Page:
Architectural and spiritual heritage of Russian Orthodoxy

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Unusual Church of Russia

How Russian Orthodoxy animated Western Gothic

The collapse of the Western Roman Empire in the late fifth century ushered in the era of the middle Ages, the most vivid architectural expression of which was Gothic. Replacing the Romanesque, the Gothic style was intended to suppress the rights of its gloomy grandeur, to emphasize its insignificance.

The Church of St. Catherine in the ascension monastery of the Moscow Kremlin / Engraving Kuryatnikova the 1st half of the XIX century.

Any art of those times is directly connected with religion, therefore let and is awesome, but the oppressive architecture of Western Europe has not found its continuation in Orthodox lands. Individual churches and cathedrals in the Gothic style built in Russia much later, and they are not a reflection of the Western lifestyle, but rather, the result of the eccentricity of their customers. But even here the Orthodox culture can change the perception of pole. The Orthodox churches seem to be more elegant, bright, they don’t press, don’t belittle the man and calls him to something sublime and spiritual. In fact, the style was given a different name — “Russian Gothic”.

2. The Church of St. Nicholas in Tsarevo

The first written mention of the Church in the village Ievleva belong to 1624. The current temple was laid on the funds of owners of the village Tarasovyh in 1812 and built for triplet. Presumably, the author of the project was the student of Vasily Bazhenov, Ivan Egotov.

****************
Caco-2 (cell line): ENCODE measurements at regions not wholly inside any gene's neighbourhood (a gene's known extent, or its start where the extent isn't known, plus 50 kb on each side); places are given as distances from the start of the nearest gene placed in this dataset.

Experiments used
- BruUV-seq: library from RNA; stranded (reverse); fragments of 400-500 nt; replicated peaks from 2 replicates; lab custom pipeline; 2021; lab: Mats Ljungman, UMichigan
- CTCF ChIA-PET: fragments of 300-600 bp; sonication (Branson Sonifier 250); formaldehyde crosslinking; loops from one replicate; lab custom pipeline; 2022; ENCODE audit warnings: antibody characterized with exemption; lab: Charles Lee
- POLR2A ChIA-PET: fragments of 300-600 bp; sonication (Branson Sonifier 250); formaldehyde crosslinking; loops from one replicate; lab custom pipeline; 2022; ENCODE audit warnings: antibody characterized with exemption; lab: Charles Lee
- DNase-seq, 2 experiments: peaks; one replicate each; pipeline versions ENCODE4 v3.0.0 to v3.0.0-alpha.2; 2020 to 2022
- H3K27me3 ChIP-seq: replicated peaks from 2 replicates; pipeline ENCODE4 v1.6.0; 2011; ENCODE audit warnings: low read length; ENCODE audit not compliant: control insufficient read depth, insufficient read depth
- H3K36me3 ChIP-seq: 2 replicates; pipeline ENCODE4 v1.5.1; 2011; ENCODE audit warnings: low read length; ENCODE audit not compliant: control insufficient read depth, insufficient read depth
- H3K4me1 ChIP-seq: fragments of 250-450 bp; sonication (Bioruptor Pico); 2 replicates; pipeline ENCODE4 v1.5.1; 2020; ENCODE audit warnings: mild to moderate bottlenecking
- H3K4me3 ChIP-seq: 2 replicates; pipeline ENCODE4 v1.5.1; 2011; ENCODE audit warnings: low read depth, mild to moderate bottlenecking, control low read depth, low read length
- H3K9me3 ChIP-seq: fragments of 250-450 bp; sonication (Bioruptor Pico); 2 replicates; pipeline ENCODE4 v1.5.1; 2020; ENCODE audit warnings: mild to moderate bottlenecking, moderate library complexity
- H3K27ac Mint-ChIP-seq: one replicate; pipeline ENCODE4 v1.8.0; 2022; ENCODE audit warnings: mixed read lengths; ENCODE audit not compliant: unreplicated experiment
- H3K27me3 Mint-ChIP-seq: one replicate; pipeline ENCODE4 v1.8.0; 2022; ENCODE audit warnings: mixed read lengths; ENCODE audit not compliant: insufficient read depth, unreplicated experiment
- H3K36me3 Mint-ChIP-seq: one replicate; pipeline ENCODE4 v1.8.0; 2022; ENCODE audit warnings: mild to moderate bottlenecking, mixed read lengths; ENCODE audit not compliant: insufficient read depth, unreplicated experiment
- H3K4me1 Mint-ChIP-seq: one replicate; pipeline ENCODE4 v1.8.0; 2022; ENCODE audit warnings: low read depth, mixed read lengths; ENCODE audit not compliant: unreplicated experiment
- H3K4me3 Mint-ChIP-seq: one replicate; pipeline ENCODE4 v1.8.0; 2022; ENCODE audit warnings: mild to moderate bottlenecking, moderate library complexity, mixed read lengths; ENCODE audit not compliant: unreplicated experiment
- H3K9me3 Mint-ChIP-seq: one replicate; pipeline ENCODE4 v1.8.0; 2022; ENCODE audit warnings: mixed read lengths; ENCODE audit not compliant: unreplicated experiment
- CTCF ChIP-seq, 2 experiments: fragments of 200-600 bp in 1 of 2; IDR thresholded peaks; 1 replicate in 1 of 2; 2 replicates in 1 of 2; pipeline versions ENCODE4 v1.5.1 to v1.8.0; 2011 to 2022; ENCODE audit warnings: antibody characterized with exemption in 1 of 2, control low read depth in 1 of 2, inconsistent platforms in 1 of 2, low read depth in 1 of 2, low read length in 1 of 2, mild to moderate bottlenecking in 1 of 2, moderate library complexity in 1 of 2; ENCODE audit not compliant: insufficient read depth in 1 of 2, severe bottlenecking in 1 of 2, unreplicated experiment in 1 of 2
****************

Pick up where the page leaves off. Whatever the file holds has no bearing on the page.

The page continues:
The dome is crowned is not typical for Russian architecture of the faceted stands with spire and pinnacles, and the facade is divided into elongated columns and belted high relief frieze with biblical scenes.

3. The Church of the Vladimir icon of the Mother of God in Bykovo

The Church was built in 1789 on the estate of Mikhail Izmailov. No one knows who the author of the project, but based on stylistic characteristics, considered by the architect Vasily Bazhenov.

The appearance and decoration of the temple combines both Gothic and Baroque features, which gives it a charming originality. Standing next to the bell tower, made in the same style, appeared much later, in 1830.

In the 1930s the Church was closed. Returned to the believers in 1989.

4. St. Alexander Nevsky Church in Peterhof

Inactive Orthodox Church, also known as Capella, is part of the architectural ensemble of the Park “Alexandria”.

The architecture of the Church is closest to the Gothic style. Founded as a house Church by order of Emperor Nicholas I in 1831, it was solemnly consecrated in 1834.